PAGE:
4. Apparatus as set forth in claim 1 including bearing means for rotatably supporting said structure to move said inlet angularly in a horizontal plane while said casing is being supported on the supporting surface.
5. Apparatus as set forth in claim 1 in which said dust separating means includes a receptacle depending vertically downward from the horizontal opening in said wall means, said filter element and receptacle constituting a section or component of said casing which is independently removable therefrom.
6. Apparatus as set forth in claim 5 in which said receptacle is provided with an opening and a closure member therefor, means for holding said closure member in its closed position, and manually operable means for rendering said holding means inoperable to hold said closure member in its closed position.
7. Apparatus as set forth in claim 6 in which said casing includes a bottom shell section shaped to receive and hold said receptacle as a component part of said casing.
8. Apparatus as set forth in claim 7 including resilient means carried by said casing w'hich coacts with the closure member of said receptacle when the latter is held in said bottom shell for maintaining said closure member in its closed position when said manually operable means is actuated.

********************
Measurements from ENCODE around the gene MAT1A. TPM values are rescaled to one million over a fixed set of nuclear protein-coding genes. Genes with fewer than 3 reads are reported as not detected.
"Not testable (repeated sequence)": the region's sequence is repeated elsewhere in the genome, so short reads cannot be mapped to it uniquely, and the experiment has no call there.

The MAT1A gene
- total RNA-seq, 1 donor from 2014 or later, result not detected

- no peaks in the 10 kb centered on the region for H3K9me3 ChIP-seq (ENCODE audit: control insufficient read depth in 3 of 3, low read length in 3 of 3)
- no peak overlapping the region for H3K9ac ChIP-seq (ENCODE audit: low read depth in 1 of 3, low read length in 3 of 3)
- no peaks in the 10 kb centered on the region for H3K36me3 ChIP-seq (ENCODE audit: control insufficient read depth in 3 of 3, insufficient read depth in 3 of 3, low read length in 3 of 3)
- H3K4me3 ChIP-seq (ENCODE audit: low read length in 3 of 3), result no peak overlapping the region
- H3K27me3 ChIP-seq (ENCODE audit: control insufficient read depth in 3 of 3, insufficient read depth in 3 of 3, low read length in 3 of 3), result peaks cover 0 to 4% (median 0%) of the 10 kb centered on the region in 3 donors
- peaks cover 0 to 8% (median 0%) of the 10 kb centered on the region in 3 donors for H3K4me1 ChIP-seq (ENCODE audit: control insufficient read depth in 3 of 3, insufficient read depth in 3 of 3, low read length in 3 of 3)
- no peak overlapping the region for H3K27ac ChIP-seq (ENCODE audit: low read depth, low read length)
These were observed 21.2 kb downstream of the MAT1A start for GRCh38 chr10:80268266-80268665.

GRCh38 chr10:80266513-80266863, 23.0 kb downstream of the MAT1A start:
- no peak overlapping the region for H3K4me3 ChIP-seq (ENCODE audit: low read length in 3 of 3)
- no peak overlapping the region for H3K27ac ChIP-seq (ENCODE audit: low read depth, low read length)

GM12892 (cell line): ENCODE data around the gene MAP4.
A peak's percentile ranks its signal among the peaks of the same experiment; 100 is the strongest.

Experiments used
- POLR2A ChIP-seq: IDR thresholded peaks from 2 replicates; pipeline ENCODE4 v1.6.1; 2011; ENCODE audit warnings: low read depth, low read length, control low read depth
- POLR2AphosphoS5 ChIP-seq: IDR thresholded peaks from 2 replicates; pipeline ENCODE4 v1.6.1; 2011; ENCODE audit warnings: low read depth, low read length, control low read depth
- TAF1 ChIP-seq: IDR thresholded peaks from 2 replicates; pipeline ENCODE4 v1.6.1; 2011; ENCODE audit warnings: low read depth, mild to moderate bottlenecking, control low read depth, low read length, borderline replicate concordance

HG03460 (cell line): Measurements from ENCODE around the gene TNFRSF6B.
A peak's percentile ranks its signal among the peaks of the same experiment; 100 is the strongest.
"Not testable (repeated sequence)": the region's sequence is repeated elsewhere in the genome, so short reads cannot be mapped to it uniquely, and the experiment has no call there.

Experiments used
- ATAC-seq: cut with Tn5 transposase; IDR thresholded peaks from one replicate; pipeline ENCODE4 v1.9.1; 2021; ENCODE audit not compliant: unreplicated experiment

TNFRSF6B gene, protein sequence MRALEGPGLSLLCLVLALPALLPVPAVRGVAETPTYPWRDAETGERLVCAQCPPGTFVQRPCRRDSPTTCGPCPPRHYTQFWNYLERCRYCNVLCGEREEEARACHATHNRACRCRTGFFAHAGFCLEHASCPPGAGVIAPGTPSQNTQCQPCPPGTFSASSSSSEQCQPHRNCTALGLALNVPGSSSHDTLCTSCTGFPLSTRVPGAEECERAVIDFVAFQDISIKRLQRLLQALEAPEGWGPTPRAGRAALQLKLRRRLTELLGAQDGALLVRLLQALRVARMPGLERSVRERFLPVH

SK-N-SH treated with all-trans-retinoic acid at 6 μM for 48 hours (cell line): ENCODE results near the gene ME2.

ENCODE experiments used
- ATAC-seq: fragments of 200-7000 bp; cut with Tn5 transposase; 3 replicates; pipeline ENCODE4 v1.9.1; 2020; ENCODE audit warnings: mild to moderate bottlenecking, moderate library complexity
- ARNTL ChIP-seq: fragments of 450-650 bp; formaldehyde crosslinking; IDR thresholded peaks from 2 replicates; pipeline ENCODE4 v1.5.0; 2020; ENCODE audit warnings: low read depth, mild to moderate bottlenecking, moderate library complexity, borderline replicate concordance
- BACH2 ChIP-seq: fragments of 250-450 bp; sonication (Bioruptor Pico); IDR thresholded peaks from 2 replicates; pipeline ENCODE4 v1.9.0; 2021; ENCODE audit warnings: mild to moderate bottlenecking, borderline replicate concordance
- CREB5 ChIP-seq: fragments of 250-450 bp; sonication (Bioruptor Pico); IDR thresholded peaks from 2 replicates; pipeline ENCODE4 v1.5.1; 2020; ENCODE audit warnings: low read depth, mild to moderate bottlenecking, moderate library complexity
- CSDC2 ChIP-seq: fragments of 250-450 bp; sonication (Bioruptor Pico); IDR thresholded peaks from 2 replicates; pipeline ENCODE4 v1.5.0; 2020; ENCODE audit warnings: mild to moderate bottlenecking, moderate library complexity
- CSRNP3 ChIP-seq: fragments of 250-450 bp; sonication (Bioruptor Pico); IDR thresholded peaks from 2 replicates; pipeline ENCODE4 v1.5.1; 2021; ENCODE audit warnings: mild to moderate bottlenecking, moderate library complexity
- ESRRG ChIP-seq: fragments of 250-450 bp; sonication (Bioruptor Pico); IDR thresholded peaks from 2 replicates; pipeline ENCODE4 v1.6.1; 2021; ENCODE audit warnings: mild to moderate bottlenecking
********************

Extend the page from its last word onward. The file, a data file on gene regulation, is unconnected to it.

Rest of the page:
9. In a suction cleaner having a casing provided with an inlet and an outlet and a filter element therein for removing dust and dirt from air circulated therethrough by a motor fan unit, means for supporting said casing on a supporting surface, said casing having an opening at the vicinity of said filter element and a cover therefor, said in let being disposed at a region of said casing removed from said cover, means for flowing vertically upward toward said filter element air drawn through said inlet, said lastmentioned means comprising structure which defines said inlet and includes means providing an air passage for flowing air upwardly from said inlet toward said filter element, and means for rotatably supporting said structure to move said inlet angularly about a horizontal plane while said casing is being supported on the supporting surface.